Controversies remain a part of Frosh

Op-eds Opinions

Frosh weeks take place at nearly every university, and most people are familiar with the usual pub-crawls, keggers, and hijinks that students get up to at this time. People understand that these first couple weeks are the only time most students have to let loose until they finish exams. They understand these hijinks can at times have sexual undertones, and that it’s harmless. What is hard for people to understand is the chanting performed at UBC and recorded at St. Mary’s University, and it became an even harder pill to swallow when news surfaced that these chants were a tradition. How something so offensive can become a tradition is boggling.  It has left the nation pointing a lot of fingers, and asking a lot of questions.

Two organizers from UBC and one from St. Mary’s University have since resigned after the public heard about the chants. It is obvious that these people don’t intentionally support rape, but having the nation’s eyes on you can make you realize just how big of a mistake you made. Their mistake was making light of such a serious subject, imposing this chant upon the nervous first years that just wanted to fit in, and not taking into consideration the feelings of those people who’ve dealt with sexual assault. So why would these people leading the chants start them, if they themselves don’t seriously condone non-consensual sex?

UVic’s frosh weeks are no shining example either. Minutes from a meeting of the ESS (Engineering Students Society) made mention of including the Nursing students in their pub-crawl, but discussed if it was “worth the risk” because of “one or two people who could screw it up for everyone.” They asked, “what’s the point of the sensitivity training?” because, “if [they] prepare for the upcoming pub-crawl based on the last pub-crawl, new things may go wrong.” This year, a rumour of a Commerce students’ pub-crawl making an impromptu venue swap to a strip club hit the grapevine.  The pub-crawl’s second stop of the night was supposed to be V Lounge, a bar that sits on top of strip club The Fox Showroom Pub, but according to Stephanie Fuller, the Commerce students’ director of social events, “[V Lounge] apparently heard that our event was cancelled.” So, without space at the planned venue to accommodate the 150 students attending, “half of [the] pub-crawl was upstairs and half was downstairs.” Fuller says, “everyone still had a great time.” In fact, Stephanie Du, vice president of student engagement, said that it was “probably the one location out of the five that we had that people really enjoyed.” Why wouldn’t they though? After all, there’s just that something about frosh week; although, out of the 150 that attended can you assume no one felt awkward or offended? After all someone did come forward and inform The Martlet that this had happened.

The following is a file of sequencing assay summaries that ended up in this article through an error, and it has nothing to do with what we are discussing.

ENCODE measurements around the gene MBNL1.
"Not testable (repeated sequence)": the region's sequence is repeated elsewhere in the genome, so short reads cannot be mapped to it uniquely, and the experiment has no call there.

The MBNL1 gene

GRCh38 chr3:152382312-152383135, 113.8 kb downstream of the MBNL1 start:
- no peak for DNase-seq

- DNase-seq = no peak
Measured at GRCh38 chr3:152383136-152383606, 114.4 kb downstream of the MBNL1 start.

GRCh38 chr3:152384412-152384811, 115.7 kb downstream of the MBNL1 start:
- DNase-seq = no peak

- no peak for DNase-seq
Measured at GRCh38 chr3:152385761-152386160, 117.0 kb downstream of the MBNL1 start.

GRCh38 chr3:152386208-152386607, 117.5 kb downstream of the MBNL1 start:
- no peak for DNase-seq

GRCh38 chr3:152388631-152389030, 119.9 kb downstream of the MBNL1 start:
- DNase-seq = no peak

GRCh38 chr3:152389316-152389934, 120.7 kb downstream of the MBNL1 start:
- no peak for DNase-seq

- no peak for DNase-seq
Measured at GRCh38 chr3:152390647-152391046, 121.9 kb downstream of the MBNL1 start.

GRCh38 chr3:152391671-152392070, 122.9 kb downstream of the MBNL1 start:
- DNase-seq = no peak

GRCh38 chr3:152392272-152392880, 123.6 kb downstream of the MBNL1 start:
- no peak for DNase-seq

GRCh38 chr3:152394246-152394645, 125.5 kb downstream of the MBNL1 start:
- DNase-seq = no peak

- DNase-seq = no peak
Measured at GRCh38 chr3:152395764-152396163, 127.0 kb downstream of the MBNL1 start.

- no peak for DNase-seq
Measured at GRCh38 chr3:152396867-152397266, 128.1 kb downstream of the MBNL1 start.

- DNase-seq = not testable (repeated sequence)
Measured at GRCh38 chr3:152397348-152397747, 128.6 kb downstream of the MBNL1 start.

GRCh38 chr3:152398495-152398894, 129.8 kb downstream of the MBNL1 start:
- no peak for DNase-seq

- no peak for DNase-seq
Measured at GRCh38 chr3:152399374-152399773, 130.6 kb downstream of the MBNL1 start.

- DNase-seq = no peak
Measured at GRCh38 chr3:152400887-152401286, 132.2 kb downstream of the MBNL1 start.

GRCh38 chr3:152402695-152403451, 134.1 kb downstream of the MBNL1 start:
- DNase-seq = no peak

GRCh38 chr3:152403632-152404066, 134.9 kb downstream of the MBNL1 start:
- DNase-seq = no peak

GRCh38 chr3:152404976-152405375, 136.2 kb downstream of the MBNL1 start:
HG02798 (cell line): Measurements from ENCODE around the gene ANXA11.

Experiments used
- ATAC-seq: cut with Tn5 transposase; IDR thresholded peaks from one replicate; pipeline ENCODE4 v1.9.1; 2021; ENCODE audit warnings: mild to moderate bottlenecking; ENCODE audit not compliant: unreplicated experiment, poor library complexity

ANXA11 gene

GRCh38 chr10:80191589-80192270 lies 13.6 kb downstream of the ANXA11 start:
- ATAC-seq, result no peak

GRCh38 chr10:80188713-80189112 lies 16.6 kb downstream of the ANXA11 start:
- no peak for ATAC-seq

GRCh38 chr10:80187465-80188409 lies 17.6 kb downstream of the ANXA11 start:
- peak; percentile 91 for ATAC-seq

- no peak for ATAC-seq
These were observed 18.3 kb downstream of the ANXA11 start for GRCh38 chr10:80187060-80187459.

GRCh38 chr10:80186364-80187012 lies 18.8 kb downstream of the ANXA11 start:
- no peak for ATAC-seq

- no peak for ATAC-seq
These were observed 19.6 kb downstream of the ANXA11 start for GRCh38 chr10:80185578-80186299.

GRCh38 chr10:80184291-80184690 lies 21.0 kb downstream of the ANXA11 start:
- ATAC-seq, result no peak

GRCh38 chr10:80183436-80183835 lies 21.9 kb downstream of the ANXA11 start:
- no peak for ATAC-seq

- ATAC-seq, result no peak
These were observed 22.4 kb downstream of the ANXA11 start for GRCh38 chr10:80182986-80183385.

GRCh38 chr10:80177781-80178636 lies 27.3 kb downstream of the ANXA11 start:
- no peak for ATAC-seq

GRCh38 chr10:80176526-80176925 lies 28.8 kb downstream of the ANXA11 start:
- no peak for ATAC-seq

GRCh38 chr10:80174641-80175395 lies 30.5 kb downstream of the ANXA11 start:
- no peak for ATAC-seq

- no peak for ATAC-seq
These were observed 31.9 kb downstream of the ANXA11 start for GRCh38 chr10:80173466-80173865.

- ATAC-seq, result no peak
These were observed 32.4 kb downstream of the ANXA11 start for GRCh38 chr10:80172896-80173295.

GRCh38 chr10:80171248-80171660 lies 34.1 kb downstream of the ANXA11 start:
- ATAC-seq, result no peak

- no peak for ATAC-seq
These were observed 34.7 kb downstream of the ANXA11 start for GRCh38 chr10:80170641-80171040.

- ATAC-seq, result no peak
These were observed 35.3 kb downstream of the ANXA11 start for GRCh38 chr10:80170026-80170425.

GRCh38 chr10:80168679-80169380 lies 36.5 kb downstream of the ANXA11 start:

Is there just something about frosh week? That would be an easy way to settle this.  A way for Canada to brush past a shocking story. After all, problems like this have been happening all over Canada and the U.S for years. It seems that people, during their first couple weeks of school, attempt to be more brash and offensive than the last person; they try to push the envelope to get a laugh or attention. Maybe this country needs to look at why degrading young women is the way people choose to be offensive. Janni Aragon, a UVic Political Science professor, recently said in her article in the Globe and Mail that men and women, “are bombarded with hypersexualized media that informs or normalizes ideas and practices.” “Rape Culture educates boys and men that girls and women are always sexually available to them.” Does that mean we should be pointing the blame at the media?

Maybe it is something about frosh week, or maybe, like many news sources are saying now, it’s “Rape Culture.” It’s impossible to definitively say where it stems from, and every article seems to point a finger at a different source: the organizers, the social system, social media, rap artists, and mainstream media. It’s a conversation that has been and will be going on for a long time. With that being said, how many more scandals does this country need to witness before we all say enough? Before real change happens? If we all start educating ourselves now, maybe we can help the movement move a little faster. Check out and the Women’s Sexual Assault Center at, and get involved with the local Slut Walks that happen near the beginning of each summer.